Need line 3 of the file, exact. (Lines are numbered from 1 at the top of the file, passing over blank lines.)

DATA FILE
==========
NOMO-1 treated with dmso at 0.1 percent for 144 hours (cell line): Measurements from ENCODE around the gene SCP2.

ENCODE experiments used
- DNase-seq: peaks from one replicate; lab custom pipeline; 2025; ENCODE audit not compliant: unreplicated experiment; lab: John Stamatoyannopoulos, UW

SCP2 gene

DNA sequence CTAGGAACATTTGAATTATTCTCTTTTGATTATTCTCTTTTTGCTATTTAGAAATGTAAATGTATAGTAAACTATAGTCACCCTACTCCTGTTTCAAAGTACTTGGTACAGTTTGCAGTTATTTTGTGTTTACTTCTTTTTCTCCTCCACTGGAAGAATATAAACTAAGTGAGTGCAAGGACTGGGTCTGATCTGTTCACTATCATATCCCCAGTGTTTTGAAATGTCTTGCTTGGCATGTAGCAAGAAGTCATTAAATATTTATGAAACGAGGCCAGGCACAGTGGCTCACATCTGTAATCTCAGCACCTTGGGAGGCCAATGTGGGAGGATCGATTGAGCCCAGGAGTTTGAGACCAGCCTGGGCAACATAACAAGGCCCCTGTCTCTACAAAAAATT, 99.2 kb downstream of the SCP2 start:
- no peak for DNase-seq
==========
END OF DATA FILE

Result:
- DNase-seq: peaks from one replicate; lab custom pipeline; 2025; ENCODE audit not compliant: unreplicated experiment; lab: John Stamatoyannopoulos, UW